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In the last few weeks, we have focused on the scientific angle of sleep and how sleep influences every area of our life. 

Today, I want to talk about sleep from the perspective of the Quran and Sunnah. 

What the Quran Says About Sleep

Islam is, no doubt the perfect way of life. In it, you find guidance to living a holistic life that is successful both in this world and the Aakhira. 

Sleep is a vital ingredient for our well-being and success. Hence Islam talks about it quite extensively. 

Prof. Ahmed BaHammam from King Saud University, Saudi Arabia has compiled an excellent research article called “Sleep from an Islamic Perspective”. In it, he details the Quranic perspective of sleep. Here are a few things that need a special mention: 

  • Sleep and its derivatives appear nine times in the Quran
  • There are five different types of sleep mentioned in the Quran, and these types correspond with sleep stages identified by modern science
  • The Quran discusses the beneficial effects of sleep. “Remember when He covered you with a slumber (Nu’ass) as a security from him” (Al-Quran, 8:11). This describes the fear and stress of the believers during the battle of Badr when slumber (Nu’ass) provided them with a feeling of security and relief from stress.
  • The Quran emphasises that sleep is made for our rest. “And we made your sleep (Subaat) as a thing for rest” (Al-Quran, 78.9)
  • In many verses, the Quran emphasises the importance of maintaining a pattern of light and darkness, which is necessary for our circadian rhythm. “And it is He who has made the night and the day in succession for whoever desires to remember or desires gratitude” (Al-Quran, 25.62)

And the most amazing Quranic ayah regarding sleep is, where Allah subuhanawuta’la declares sleep as one of His signs of greatness: “And among His signs is your sleep by night and by day and your seeking of His bounty, verily in that are Signs for those who listen” (Al Quran, 30:23)

What the Sunnah Says about Sleep

Prophet (SAW) emphasises the importance of getting enough sleep in dozens of hadiths.  

In a hadith in Sahih Bukhari, the Prophet (SAW) said, “If anyone of you feels drowsy while praying he should go to bed (sleep) till his slumber is over”. 

In another hadith, also mentioned in Sahih Bukhari, Prophet (SAW) saw a rope hanging in between the two pillars of the masjid. The rope was used by one of his wives to hold it when she felt tired while praying. Prophet (SAW) said “Don’t use it. Remove the rope. You should pray as long as you feel active, and when you get tired, sleep.”

And in numerous other hadiths, Prophet (SAW) ordered the Companions to take care of their body. To a sahabi who was praying the whole night, he (SAW) said, “Offer prayers and also sleep at night, as your body has a right on you.” (Sahih Al-Bukhari)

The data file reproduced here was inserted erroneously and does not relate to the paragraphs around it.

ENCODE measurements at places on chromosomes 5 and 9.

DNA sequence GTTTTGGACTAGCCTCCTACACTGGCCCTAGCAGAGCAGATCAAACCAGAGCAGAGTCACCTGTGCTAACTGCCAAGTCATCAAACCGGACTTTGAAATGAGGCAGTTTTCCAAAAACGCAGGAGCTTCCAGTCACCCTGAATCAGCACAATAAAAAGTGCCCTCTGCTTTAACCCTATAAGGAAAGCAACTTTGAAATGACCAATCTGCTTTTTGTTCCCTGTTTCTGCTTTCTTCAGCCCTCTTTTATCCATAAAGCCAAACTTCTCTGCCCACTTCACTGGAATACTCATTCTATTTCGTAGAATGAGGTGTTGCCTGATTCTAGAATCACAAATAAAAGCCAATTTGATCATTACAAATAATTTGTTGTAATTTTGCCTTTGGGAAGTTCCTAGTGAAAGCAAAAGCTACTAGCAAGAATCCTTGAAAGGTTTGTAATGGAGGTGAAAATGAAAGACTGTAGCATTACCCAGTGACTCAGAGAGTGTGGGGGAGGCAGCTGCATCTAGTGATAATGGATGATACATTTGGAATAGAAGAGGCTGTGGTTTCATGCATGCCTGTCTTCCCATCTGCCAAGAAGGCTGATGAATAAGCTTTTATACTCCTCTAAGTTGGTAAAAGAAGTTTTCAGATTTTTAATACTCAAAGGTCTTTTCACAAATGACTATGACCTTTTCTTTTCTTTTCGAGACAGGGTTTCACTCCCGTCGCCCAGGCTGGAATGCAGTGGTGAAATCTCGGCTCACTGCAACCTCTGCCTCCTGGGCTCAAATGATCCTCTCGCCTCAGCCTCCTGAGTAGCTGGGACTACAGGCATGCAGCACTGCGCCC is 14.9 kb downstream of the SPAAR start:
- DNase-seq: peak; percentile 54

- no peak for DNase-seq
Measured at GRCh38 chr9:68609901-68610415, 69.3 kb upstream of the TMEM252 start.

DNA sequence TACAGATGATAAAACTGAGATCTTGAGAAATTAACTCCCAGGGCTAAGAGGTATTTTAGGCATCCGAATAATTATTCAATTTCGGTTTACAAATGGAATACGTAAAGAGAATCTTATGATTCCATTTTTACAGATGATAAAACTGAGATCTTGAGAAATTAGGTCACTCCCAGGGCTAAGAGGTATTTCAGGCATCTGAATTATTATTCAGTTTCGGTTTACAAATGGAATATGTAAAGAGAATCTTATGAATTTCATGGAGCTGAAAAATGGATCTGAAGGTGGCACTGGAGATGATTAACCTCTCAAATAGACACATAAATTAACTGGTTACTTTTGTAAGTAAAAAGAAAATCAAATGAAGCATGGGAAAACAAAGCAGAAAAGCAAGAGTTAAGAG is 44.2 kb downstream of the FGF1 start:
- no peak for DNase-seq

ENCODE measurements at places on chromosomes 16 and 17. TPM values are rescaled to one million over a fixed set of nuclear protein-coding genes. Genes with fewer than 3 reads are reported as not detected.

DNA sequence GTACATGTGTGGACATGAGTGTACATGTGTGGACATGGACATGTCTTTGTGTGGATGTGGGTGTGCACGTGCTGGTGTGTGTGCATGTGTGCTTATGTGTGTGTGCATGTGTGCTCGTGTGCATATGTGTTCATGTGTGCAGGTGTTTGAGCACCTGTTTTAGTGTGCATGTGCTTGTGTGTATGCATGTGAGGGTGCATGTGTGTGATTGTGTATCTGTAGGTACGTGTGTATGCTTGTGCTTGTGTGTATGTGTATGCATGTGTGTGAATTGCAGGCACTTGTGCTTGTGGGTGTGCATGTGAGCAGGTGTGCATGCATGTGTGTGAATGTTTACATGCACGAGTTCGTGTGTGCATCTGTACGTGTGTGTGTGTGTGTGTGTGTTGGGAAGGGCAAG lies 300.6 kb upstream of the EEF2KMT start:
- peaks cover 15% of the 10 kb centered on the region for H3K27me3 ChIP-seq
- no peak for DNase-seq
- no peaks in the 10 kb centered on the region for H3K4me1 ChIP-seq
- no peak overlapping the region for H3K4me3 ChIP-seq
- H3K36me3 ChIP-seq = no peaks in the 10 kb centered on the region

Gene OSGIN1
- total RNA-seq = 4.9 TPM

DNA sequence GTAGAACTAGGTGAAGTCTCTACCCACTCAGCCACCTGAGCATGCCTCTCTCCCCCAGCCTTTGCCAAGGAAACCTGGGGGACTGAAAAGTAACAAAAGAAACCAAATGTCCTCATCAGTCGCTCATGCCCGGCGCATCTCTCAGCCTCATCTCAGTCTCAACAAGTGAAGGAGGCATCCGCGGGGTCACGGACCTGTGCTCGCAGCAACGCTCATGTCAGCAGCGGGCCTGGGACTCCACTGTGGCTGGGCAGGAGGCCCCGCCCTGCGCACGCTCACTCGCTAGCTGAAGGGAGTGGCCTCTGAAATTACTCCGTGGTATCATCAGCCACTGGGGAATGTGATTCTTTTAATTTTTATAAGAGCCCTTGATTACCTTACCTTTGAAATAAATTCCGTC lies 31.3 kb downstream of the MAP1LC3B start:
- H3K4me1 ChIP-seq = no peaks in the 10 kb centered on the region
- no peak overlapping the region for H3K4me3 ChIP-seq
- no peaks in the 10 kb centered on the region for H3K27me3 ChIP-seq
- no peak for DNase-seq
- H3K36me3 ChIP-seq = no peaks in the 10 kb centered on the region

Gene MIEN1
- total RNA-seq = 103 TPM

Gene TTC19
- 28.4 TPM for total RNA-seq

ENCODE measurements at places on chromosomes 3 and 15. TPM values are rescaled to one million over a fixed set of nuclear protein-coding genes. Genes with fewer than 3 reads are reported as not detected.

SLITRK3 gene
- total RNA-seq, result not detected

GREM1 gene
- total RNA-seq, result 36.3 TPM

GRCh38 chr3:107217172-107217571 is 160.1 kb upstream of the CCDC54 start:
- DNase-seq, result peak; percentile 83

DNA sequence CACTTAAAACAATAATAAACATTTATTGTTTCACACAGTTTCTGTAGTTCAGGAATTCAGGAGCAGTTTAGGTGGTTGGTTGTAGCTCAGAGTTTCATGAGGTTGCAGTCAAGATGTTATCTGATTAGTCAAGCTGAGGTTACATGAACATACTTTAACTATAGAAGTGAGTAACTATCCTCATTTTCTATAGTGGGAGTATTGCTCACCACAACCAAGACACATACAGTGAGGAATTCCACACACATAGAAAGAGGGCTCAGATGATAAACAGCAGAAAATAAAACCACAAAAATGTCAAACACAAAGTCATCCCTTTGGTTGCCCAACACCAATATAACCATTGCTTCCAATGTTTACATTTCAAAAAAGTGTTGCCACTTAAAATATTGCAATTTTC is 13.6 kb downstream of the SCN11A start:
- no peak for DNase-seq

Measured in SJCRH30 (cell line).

Aisha (RA) narrated a story about a woman who was sitting with her when Prophet (SAW) entered the house. Allah’s Messenger (SAW) inquired about that lady, Aisha (RA) replied, “She is so and so”. She does not sleep at night because she is engaged in prayer. The Prophet said disapprovingly, “Do (good) deeds which are within your capacity. Allah never gets tired of giving rewards until you get tired of doing good deeds.” (Musnad Ahmed)

We see the same theme in all of these hadiths. The companions of the Prophet deprived their sleep for the worship of Allah. If there is one valid reason to deprive your sleep, then it should be for salah. Because prayer is better than sleep. Your Muaddin proclaims this fact every day at Fajr Adhan. 

Despite this, Prophet Muhammed (SAW) disapproved of their actions and repeatedly told them to take care of their health and to sleep. 

Now I want you to imagine, what would the Prophet (SAW) say about the reasons for our sleep deprivation. Netflix? Youtube? Late night shopping? Late-night socialisation? 

May Allah subuhanawuta’la grant us understanding and help us to prioritise our health over entertainment. 

Takeaway Lesson

Here are three essential takeaway lessons from this article: 

  1. The importance of good sleep becomes remarkably clear when looking at how specifically the Quran and Sunnah talk about it in detail and abundance.  
  2. Prophetic Sunnah teaches us the beautiful sleep-worship balance. 
  3. You owe your body rest even if you are worshipping, never mind the other things that take place during your night. 

Insha Allah, in the upcoming articles, we will look into the habits of the Prophet (SAW) and his sleeping pattern. 

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